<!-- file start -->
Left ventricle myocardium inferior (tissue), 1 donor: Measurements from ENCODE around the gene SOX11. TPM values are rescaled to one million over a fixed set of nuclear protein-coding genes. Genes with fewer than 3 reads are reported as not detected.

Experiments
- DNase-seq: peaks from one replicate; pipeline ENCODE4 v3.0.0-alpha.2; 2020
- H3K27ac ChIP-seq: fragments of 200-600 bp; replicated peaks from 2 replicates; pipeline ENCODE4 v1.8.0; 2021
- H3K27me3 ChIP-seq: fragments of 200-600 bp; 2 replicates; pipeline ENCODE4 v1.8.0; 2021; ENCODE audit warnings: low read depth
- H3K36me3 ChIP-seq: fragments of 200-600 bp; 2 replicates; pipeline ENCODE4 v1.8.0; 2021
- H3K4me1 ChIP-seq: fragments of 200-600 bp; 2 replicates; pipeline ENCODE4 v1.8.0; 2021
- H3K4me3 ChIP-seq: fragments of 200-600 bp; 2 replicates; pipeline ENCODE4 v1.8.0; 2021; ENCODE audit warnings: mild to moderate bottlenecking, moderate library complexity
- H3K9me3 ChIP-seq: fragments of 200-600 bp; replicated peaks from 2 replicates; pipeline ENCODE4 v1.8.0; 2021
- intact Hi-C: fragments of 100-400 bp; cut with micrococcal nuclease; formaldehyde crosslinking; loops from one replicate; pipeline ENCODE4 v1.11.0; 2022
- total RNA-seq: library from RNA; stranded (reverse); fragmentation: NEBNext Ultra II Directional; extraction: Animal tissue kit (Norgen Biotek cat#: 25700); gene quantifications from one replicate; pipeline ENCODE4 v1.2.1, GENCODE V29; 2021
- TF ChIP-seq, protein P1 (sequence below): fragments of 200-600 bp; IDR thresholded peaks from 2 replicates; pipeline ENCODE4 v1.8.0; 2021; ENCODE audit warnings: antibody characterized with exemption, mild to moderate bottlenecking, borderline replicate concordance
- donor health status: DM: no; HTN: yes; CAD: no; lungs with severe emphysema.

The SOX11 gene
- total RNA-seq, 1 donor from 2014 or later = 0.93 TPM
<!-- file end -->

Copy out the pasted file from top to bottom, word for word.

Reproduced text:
Left ventricle myocardium inferior (tissue), 1 donor: Measurements from ENCODE around the gene SOX11. TPM values are rescaled to one million over a fixed set of nuclear protein-coding genes. Genes with fewer than 3 reads are reported as not detected.

Experiments
- DNase-seq: peaks from one replicate; pipeline ENCODE4 v3.0.0-alpha.2; 2020
- H3K27ac ChIP-seq: fragments of 200-600 bp; replicated peaks from 2 replicates; pipeline ENCODE4 v1.8.0; 2021
- H3K27me3 ChIP-seq: fragments of 200-600 bp; 2 replicates; pipeline ENCODE4 v1.8.0; 2021; ENCODE audit warnings: low read depth
- H3K36me3 ChIP-seq: fragments of 200-600 bp; 2 replicates; pipeline ENCODE4 v1.8.0; 2021
- H3K4me1 ChIP-seq: fragments of 200-600 bp; 2 replicates; pipeline ENCODE4 v1.8.0; 2021
- H3K4me3 ChIP-seq: fragments of 200-600 bp; 2 replicates; pipeline ENCODE4 v1.8.0; 2021; ENCODE audit warnings: mild to moderate bottlenecking, moderate library complexity
- H3K9me3 ChIP-seq: fragments of 200-600 bp; replicated peaks from 2 replicates; pipeline ENCODE4 v1.8.0; 2021
- intact Hi-C: fragments of 100-400 bp; cut with micrococcal nuclease; formaldehyde crosslinking; loops from one replicate; pipeline ENCODE4 v1.11.0; 2022
- total RNA-seq: library from RNA; stranded (reverse); fragmentation: NEBNext Ultra II Directional; extraction: Animal tissue kit (Norgen Biotek cat#: 25700); gene quantifications from one replicate; pipeline ENCODE4 v1.2.1, GENCODE V29; 2021
- TF ChIP-seq, protein P1 (sequence below): fragments of 200-600 bp; IDR thresholded peaks from 2 replicates; pipeline ENCODE4 v1.8.0; 2021; ENCODE audit warnings: antibody characterized with exemption, mild to moderate bottlenecking, borderline replicate concordance
- donor health status: DM: no; HTN: yes; CAD: no; lungs with severe emphysema.

The SOX11 gene
- total RNA-seq, 1 donor from 2014 or later = 0.93 TPM